George Clinton never died

Back in the Motown days, we used to wear tailored suits. That was the thing to do in Philly. Even in the Ghetto, you’d buy the best suits or have them tailor-made. We was broke as hell, but that was the thing. It was like the clean, pimp style. But seeing how fictitious that was, we welcomed a change. So when kids started wearing hole-y jeans and T-shirts, we’d grab a towel and wear it like a diaper. When it changed again and it had to be clean again, we bought $10,000 leather-winged outfits, spacemen costumes and a half a million dollar Mothership. If it had glitter, we had to make it glitter to the point that nobody had ever done it before.

Then that was getting old after we’d been on tour for ever, so we got the camouflage stuff. We pretty much started that on the One Nation Under a Groove album. We went into the army/navy surplus stores and stuff was like three dollars for a pair of pants. $3.50, $2.50 for shirts. We loaded everything outta there. In a good six months, that shit was up to $30 or $40. Now it’s a couple of hundred dollars to get a good army suit.

The history of Funkadelic begins where Hendrix left of: distorted guitars, orange-purple soundscapes, black cosmology, LSD-weltschmertz, burning american flags, bombed out city centers – but with one forward-looking, crucial difference; they added the Funk, the continuous groove, the steady heartbeat of the Mothership.

The easiest way to break down P-funk? Psychedelic Rock crossed with Funk. This gives Funkadelic their unique flavour, that is why they appeal to both dirtbag rockers and californian gangbangers, that is why their music has met success both amongst American college-nerds and party-goers in the Brazilian favelas. While the original funk was developed under the disciplinary regime of James Brown, the Detroit bastard child was generally to fucked on acid when they were in the studio to accomplish something substantial. Skippable experiments drenched in bad acid and bad hippie wisdom is one of the weaknesses of the p-funk-catalouge. They also had the bad habit of including ballads on their releases, an area which they unlike James Brown did not master. Clinton’s half-baked Frank Zappa-imitations (Jimmy’s Got A Little Bit Of Bitch In Him) are also misplaced, since Clinton’s own sense of humour transcends Zappa by lightyears. To bow down to an inferior is not a good look.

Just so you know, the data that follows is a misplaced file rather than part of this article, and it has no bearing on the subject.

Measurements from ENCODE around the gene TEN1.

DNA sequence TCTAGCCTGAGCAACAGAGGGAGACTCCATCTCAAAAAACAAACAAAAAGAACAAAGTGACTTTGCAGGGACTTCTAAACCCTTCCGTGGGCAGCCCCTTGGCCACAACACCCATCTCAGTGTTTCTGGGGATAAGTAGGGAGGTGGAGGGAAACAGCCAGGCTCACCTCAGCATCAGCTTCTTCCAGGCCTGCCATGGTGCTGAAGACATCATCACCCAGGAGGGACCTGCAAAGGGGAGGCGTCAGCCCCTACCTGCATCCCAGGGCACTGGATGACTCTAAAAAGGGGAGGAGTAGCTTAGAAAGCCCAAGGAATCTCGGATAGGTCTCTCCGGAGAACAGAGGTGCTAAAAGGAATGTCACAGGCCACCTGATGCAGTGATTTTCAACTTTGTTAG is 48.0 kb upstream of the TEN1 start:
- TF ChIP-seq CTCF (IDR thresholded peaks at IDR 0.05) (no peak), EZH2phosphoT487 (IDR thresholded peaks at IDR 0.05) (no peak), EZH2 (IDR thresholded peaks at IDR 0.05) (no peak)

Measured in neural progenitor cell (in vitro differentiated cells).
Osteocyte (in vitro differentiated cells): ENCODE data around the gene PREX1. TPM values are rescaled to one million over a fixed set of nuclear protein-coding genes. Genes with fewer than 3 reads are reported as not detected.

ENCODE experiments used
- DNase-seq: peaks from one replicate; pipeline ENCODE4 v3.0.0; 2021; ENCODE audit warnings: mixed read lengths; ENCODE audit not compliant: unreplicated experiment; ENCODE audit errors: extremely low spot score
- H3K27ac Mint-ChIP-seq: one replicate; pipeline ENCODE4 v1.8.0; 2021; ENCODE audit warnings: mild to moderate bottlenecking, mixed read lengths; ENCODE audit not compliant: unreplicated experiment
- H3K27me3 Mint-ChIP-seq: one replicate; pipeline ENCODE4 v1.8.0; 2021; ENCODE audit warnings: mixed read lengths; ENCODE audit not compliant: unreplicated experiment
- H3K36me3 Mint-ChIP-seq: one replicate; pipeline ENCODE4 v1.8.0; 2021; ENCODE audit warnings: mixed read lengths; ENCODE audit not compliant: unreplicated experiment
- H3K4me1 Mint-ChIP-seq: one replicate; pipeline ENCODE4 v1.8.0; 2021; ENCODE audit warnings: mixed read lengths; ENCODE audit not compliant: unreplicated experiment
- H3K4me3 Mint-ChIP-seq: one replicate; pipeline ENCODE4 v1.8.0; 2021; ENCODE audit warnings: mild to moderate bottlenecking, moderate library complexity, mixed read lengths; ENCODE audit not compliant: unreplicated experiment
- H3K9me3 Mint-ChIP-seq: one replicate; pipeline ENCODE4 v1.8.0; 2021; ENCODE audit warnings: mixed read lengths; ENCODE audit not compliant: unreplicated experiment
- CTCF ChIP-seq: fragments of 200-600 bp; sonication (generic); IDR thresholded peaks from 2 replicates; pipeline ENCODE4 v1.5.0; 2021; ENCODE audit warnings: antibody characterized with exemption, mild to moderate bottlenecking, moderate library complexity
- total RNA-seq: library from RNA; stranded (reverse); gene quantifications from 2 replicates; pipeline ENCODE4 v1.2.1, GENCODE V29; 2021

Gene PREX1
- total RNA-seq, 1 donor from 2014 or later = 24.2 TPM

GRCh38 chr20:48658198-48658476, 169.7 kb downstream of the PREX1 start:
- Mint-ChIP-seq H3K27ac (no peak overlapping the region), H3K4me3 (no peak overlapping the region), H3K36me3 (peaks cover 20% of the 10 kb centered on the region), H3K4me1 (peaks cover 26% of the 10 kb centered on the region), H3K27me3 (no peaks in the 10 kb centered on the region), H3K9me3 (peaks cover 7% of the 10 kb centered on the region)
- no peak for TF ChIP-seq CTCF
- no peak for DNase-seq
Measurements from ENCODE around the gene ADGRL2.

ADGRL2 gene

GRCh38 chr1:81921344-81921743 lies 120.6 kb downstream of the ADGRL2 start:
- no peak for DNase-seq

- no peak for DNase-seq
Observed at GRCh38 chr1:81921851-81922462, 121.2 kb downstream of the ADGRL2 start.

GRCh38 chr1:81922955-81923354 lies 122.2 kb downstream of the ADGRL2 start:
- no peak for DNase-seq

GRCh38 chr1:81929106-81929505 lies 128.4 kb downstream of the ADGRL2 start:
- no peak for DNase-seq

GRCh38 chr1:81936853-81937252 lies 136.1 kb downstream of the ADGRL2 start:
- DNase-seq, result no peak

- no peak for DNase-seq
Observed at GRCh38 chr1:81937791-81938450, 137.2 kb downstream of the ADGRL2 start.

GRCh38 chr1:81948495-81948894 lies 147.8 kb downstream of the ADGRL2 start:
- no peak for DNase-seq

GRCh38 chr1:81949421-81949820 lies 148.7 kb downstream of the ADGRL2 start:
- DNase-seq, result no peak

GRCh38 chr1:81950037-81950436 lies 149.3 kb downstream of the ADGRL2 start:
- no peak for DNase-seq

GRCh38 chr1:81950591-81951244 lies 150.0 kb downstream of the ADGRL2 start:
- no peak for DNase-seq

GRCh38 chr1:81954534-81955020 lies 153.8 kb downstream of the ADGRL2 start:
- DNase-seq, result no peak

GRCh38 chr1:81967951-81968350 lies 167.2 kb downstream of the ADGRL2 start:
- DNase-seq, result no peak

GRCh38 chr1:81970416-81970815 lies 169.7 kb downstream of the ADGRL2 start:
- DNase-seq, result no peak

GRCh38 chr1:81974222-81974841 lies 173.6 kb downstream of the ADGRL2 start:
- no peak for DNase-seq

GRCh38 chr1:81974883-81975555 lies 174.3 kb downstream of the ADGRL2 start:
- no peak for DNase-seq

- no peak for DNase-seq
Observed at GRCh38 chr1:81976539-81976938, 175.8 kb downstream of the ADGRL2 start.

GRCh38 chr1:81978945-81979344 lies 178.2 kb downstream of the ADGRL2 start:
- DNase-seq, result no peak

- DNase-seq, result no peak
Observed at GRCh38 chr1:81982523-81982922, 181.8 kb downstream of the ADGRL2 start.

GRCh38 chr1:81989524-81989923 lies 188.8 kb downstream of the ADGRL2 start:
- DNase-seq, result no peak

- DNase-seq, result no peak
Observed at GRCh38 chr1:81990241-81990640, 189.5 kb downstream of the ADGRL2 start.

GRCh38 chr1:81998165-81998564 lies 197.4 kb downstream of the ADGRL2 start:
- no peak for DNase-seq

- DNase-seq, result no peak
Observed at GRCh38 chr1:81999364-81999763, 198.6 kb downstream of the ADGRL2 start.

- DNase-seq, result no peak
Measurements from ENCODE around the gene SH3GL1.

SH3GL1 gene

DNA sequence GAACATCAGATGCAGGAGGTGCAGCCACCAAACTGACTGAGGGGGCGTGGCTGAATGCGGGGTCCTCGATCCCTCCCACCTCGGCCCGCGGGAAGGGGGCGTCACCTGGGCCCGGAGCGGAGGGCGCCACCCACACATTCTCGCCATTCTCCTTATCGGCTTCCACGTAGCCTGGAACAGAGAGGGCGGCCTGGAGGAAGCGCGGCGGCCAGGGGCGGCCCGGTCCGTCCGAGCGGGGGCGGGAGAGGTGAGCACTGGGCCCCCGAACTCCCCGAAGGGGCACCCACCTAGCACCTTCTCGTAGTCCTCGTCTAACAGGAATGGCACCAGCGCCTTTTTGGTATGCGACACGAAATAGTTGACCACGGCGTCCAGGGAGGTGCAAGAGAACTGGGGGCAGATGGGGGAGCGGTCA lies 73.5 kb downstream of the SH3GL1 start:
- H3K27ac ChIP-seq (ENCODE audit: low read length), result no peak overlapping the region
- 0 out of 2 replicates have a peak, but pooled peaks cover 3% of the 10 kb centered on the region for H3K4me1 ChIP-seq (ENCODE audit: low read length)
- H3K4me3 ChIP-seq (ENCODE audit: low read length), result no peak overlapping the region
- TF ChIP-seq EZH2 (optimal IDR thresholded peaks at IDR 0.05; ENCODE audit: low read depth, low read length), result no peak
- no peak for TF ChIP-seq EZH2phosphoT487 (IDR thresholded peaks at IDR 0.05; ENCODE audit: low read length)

The bitches’ brew that Funkadelic initially served their followers had ingredients echoing both the immanent theology of the likes of Meister Eckhart and Thomas Müntzer and the darker side of that took over after The Summe Of Love. “The Kingdom Of Heaven Is Within” is howled repeatedly on the intro to their first LP. On America Eats It’s Young they even include a text from The Church Of The Process, a congregation founded by ex-Scientologists that worshipped both God and Satan and believed the world would end any minute now. A.S. Van Dorston writes in his brilliant The Afro-Alien Diaspora, that it “seems unlikely that George Clinton took the Process Church seriously for long. Everything he did showed that his songs were meant to benefit everyone in a positive way.” The iconoclastic imagery of Clinton was larger than one church, it was an all rebellious, playful mythology that was riding on the bad acid-vibes of Hendrix and fellow noise-bringers. Dorston continues that

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